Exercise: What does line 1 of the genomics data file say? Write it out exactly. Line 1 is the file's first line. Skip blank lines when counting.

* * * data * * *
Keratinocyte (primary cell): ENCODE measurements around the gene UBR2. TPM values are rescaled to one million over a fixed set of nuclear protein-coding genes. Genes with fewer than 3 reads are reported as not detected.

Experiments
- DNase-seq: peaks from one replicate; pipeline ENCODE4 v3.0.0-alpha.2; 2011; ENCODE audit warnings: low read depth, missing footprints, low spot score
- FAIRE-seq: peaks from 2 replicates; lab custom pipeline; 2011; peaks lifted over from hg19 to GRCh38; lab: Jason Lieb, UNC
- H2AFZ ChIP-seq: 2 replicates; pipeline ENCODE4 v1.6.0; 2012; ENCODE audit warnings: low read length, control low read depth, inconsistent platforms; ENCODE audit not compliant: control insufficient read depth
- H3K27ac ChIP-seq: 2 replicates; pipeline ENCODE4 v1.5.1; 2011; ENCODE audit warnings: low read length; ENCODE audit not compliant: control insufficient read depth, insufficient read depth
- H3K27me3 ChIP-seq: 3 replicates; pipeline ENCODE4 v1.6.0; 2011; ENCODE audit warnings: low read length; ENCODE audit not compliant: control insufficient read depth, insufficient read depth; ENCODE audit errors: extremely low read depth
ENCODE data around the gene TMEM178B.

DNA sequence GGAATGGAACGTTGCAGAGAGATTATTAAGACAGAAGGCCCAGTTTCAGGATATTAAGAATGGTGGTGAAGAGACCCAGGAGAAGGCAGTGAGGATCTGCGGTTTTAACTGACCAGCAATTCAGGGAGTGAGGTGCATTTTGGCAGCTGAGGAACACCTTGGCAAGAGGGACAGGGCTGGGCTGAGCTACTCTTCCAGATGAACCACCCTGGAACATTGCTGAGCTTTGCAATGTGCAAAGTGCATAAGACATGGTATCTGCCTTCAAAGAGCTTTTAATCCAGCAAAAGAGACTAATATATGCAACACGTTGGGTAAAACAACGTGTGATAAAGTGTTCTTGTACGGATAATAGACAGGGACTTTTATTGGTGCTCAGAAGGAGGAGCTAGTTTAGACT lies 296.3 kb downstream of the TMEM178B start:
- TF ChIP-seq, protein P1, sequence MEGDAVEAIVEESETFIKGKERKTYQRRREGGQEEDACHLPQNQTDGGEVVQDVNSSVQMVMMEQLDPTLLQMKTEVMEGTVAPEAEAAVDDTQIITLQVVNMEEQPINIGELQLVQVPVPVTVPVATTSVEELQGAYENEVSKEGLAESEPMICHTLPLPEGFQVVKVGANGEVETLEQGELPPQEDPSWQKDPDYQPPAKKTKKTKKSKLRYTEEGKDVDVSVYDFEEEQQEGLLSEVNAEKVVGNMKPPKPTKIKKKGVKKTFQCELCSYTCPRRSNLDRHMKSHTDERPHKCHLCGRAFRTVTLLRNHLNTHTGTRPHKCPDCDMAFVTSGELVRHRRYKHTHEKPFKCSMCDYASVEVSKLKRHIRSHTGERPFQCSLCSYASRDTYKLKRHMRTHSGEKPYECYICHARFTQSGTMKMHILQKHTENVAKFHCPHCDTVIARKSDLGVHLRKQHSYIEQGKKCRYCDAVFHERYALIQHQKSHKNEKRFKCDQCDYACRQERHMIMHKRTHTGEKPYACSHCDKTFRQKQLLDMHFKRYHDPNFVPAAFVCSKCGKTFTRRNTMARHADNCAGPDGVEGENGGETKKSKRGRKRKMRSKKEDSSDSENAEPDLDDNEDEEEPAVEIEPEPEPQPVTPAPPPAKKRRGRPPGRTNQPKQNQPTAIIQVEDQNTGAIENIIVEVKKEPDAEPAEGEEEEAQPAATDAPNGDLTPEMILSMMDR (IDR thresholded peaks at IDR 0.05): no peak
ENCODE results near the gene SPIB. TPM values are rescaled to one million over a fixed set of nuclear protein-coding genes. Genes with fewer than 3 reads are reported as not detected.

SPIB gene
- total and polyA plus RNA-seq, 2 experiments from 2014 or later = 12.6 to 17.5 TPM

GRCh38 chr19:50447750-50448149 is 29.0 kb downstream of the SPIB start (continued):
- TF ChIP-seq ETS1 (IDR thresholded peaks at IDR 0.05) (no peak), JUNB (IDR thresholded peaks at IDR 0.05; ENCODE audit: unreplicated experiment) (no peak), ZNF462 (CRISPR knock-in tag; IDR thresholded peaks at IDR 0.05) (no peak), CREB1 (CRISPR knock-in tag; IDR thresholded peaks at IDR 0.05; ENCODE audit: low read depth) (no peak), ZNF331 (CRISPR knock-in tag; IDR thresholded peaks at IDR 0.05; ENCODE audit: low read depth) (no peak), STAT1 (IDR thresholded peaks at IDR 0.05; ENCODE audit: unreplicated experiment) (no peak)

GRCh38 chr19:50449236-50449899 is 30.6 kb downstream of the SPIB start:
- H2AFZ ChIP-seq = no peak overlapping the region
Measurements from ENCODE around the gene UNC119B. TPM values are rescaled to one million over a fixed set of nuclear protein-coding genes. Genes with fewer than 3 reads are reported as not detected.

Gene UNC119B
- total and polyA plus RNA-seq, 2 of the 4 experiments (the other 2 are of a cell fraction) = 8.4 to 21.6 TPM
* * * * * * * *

Keratinocyte (primary cell): ENCODE measurements around the gene UBR2. TPM values are rescaled to one million over a fixed set of nuclear protein-coding genes. Genes with fewer than 3 reads are reported as not detected.